Aphrodite is the Greek Goddess of beauty, love, sex, and passions, and one of the twelve Olympians. She also held some domain over merriment, pleasure, love poems, and the star Venus. She was formed from the foam created when Ouranos' genitals were cast into the sea, then emerged fully formed on the beaches of Cyprus. The famous poet Sappho was thought to be her priestess.

History Edit

Aphrodite worship is largely thought to have come from Ishtar, a near east goddess with a large and expansive following[1]. From there she moved rather quickly throughout Greece. Her worship traditionally included festivals such as Aphrodisia, fertility rituals, singing, tending to gardens, libations and offerings[2], and, in Corinthia, sacred prostitution.[3]

Modern History Edit

In the modern day, Aphrodite's name is almost synonymous to sexual desire. The word "Aphrodisiac" borrows her name and refers to a substance which increases sex drive.[4]

Her worship has garnered a large following, as many see her as loving and easy to approach. She also has a large enough presence to be recognizable. Though it is hard to count, most regard her as having one of the most followers in modern paganism.

Neo-Wiccans regard her as a mother goddess.[5]

Worship Edit

Sacred objects, animals, and plants to Aphrodite include the swan, sparrow, goose, and hare. She also held roses, pearls, myrtle, and anemone flowers in high regard. [6] Sacrifices of swine were seen as offensive to her, as a wild swine killed Adonis, her beloved.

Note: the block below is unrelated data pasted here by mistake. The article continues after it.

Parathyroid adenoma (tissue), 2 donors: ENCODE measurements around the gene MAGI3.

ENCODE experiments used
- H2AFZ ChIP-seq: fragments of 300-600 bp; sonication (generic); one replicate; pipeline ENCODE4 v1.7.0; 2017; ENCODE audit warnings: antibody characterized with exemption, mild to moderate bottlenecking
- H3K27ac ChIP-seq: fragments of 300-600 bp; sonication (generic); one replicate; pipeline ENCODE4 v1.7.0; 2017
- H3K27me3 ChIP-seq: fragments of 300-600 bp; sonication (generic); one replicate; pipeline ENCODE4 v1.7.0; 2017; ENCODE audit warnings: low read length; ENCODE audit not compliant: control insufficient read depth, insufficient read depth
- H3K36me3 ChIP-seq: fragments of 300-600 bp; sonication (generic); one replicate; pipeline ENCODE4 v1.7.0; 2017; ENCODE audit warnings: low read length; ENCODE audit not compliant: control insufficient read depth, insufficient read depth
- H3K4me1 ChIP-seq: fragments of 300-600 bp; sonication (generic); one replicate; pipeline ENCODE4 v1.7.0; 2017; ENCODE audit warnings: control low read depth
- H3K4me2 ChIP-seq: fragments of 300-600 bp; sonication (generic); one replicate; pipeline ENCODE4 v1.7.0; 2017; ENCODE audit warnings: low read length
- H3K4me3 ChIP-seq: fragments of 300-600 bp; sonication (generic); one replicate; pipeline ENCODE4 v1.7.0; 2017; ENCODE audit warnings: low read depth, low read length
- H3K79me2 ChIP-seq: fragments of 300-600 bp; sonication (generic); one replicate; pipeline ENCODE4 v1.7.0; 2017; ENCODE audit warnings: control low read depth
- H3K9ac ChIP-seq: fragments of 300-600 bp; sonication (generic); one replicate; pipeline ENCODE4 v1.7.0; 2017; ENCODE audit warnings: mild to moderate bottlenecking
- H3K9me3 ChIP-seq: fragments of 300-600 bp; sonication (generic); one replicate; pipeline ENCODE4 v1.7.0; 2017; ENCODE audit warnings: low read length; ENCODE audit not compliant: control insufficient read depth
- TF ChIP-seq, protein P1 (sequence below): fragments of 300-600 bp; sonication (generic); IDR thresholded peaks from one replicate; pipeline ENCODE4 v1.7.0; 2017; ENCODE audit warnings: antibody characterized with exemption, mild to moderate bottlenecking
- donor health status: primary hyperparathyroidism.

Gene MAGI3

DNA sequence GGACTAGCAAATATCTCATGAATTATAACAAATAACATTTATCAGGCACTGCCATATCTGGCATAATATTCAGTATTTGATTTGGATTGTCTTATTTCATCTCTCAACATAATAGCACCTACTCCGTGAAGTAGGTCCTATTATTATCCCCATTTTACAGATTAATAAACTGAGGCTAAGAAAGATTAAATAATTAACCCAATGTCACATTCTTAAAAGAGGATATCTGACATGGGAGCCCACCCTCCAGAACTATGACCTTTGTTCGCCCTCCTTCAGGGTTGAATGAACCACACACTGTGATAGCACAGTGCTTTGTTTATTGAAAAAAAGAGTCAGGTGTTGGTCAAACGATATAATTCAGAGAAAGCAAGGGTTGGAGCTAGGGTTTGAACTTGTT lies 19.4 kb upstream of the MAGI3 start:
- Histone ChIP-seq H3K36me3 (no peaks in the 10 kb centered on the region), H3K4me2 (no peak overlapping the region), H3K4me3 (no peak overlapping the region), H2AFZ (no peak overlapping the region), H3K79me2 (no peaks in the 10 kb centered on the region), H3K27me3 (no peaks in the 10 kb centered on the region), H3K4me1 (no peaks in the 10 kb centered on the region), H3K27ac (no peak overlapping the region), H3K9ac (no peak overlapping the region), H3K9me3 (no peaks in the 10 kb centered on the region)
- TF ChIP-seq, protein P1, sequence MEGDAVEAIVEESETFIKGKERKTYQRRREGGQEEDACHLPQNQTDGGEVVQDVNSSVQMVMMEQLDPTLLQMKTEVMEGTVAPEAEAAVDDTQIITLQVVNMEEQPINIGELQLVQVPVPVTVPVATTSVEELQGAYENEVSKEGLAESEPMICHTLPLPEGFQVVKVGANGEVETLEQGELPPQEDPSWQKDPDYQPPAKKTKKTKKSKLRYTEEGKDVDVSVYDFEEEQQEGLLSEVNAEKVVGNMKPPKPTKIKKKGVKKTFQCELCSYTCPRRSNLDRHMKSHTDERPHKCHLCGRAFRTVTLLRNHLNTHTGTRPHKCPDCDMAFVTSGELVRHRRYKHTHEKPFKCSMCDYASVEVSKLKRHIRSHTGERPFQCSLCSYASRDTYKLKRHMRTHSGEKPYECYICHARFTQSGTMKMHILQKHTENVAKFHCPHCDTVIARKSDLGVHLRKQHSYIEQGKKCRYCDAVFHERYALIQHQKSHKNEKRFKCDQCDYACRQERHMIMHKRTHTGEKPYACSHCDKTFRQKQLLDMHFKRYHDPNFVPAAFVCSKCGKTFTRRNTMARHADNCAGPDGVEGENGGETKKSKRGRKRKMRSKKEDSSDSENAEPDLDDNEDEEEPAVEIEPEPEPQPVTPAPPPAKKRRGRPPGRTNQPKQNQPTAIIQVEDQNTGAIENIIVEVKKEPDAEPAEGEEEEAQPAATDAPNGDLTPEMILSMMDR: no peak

Aphrodite was worshipped with incense altars and dove sacrifices.[7] Now a days dove sacrifices are a thing of the past, but modern times her worship can include libations (offerings of water or wine pour\ed out), chocolate, incense, roses, acts of self care, and anything that you think she would like.

Some devotees also devote actions to her, such as sex, masturbation, self care, and love shown to others.

Children Edit

With Ares: Edit

  • Phobos
  • Demios
  • Harmonia
  • The Erotes
    • Eros
    • Anteros
    • Hemeros
    • Pothos
  • Arestia

With Poseidon Edit

  • Rhodos

With Hermes Edit

  • Tyche (maybe)
  • Hermaphroditos

With Dionysus Edit

  • The Charities (maybe)
  • Priapus


See Also Edit

Notes Edit

  7. (Burkert 1985, p. 153)

References Edit